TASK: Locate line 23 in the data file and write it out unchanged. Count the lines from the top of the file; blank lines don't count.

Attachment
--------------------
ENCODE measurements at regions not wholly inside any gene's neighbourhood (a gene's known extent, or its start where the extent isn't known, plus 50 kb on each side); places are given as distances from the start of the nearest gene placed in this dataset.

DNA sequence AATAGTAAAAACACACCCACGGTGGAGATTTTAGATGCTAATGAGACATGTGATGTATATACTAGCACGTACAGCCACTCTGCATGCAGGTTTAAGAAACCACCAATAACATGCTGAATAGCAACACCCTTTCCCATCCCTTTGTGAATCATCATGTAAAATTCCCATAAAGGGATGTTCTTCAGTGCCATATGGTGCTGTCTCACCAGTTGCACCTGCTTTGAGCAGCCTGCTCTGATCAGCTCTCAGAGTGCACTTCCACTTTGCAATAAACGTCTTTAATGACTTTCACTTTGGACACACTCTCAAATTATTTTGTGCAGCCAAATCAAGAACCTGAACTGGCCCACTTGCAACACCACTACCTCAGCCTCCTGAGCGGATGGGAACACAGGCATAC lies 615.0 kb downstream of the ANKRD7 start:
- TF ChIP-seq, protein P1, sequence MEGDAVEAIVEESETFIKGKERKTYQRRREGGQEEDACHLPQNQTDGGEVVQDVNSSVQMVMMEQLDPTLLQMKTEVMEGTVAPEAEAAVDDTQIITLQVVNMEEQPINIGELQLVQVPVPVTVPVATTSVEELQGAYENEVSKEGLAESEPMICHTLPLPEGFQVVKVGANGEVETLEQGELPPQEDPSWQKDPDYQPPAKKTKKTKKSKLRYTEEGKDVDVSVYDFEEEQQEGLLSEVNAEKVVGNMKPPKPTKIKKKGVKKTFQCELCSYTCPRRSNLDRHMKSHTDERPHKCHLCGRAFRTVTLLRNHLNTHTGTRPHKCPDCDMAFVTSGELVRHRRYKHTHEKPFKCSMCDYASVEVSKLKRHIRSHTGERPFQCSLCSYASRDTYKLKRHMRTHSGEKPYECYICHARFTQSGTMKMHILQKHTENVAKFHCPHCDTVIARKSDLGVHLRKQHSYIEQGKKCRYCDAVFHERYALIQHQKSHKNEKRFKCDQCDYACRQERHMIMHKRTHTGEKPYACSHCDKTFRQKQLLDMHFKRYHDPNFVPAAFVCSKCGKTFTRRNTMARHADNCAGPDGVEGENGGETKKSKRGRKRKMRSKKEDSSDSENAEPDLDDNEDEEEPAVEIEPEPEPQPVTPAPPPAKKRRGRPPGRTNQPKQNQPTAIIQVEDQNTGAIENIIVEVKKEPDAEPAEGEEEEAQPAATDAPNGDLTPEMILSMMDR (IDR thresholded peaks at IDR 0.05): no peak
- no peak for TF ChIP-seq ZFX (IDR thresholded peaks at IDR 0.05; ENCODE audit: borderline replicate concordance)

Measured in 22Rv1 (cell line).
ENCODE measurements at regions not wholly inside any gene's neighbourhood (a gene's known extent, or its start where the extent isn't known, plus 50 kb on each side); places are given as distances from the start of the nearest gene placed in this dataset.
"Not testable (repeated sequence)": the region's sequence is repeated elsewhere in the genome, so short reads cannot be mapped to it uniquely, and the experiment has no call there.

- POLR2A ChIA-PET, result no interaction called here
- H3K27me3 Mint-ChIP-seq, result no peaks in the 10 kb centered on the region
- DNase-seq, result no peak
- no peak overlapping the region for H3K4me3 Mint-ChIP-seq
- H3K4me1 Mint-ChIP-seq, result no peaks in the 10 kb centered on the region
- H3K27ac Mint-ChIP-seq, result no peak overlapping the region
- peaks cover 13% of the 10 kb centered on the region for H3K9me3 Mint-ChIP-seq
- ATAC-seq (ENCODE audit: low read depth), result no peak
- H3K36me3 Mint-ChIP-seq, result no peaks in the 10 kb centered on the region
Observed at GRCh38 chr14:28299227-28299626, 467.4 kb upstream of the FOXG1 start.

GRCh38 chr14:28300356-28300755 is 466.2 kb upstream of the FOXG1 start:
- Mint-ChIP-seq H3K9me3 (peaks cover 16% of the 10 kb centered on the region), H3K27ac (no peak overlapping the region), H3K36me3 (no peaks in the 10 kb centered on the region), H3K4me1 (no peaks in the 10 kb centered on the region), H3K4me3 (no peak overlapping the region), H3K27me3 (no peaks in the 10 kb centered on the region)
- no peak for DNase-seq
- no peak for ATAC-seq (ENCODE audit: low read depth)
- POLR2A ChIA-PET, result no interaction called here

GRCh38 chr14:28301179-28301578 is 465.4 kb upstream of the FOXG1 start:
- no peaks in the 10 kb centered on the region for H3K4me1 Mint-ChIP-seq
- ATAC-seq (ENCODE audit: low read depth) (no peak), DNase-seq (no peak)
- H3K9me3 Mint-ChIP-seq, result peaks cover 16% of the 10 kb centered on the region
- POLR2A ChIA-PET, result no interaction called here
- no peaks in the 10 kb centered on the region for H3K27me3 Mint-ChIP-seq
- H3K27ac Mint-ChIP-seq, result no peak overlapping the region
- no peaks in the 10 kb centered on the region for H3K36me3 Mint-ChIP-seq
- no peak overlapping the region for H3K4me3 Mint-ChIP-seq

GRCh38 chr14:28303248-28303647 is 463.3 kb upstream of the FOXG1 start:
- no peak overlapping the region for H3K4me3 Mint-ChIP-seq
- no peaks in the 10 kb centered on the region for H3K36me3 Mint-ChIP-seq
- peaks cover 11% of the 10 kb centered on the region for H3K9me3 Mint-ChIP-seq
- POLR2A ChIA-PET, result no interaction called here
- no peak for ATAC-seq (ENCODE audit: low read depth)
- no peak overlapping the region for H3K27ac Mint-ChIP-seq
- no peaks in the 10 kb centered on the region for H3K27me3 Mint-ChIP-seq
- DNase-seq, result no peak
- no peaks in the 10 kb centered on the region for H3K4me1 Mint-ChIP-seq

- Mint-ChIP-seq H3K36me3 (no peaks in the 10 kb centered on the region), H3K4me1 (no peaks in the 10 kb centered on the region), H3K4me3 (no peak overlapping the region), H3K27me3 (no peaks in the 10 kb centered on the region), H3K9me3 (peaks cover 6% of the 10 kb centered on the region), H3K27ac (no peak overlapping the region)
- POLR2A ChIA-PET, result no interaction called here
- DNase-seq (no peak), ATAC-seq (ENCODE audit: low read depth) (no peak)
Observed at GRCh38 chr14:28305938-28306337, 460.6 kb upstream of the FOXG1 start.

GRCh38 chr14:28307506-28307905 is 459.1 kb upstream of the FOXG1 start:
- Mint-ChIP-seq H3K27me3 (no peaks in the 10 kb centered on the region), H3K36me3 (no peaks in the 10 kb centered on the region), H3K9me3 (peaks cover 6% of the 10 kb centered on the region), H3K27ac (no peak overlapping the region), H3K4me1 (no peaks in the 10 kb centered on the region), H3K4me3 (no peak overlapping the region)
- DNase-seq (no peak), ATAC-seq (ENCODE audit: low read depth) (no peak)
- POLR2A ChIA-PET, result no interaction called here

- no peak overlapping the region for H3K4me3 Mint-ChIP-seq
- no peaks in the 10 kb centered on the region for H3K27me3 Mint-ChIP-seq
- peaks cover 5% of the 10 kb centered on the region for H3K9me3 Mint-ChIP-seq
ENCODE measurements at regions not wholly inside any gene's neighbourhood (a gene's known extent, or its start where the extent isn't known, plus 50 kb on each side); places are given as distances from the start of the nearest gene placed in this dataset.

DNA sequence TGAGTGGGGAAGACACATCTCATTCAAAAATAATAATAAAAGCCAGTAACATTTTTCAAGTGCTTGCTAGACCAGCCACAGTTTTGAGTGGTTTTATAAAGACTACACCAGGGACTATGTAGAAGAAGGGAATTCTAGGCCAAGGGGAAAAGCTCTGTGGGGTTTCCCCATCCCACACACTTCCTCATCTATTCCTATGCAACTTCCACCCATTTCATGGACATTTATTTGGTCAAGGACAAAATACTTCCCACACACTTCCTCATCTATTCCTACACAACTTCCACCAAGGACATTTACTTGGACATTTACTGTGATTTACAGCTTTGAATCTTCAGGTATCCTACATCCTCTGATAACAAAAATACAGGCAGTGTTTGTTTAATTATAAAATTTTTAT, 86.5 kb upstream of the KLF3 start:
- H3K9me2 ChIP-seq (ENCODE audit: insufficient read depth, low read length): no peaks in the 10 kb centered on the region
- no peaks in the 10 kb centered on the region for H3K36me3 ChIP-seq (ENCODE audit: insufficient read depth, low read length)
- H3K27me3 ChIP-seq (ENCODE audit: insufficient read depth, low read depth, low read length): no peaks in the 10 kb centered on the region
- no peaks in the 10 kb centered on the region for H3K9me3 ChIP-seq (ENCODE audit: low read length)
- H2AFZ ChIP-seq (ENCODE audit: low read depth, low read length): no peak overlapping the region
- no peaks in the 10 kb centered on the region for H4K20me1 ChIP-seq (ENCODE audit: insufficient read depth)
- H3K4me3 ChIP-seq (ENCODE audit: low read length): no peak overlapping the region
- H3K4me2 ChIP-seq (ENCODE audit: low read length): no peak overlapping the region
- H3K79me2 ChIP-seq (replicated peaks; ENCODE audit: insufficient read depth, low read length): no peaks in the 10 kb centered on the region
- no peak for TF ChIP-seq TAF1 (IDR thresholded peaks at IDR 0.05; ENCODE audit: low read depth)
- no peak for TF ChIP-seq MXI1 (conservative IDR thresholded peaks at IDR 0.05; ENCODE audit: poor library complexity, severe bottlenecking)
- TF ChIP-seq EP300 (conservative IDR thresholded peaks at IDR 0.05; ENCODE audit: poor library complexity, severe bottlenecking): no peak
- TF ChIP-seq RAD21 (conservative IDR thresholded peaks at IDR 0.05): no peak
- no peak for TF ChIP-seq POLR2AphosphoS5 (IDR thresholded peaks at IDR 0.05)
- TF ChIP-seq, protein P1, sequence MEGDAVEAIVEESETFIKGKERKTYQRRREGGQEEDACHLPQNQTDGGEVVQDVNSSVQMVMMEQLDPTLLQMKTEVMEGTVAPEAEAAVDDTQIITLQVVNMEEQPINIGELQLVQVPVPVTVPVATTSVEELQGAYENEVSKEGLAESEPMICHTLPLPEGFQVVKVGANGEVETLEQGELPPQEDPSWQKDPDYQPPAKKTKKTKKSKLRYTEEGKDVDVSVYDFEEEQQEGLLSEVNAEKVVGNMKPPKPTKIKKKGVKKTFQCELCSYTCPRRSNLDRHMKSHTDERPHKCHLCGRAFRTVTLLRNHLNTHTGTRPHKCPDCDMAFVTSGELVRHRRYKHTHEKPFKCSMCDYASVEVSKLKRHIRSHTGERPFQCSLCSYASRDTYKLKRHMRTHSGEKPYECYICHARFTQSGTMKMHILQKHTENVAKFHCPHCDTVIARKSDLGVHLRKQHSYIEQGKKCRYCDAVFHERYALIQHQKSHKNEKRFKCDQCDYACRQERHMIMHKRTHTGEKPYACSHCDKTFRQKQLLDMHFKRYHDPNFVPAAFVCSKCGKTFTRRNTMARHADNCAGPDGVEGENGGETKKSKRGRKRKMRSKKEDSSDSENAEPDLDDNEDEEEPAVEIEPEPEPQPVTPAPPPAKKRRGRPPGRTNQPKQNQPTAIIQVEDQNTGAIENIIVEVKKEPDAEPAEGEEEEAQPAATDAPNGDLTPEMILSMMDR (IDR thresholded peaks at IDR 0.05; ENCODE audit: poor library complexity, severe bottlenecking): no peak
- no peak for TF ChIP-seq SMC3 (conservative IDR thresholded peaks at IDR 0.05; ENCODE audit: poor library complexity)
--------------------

GRCh38 chr14:28301179-28301578 is 465.4 kb upstream of the FOXG1 start: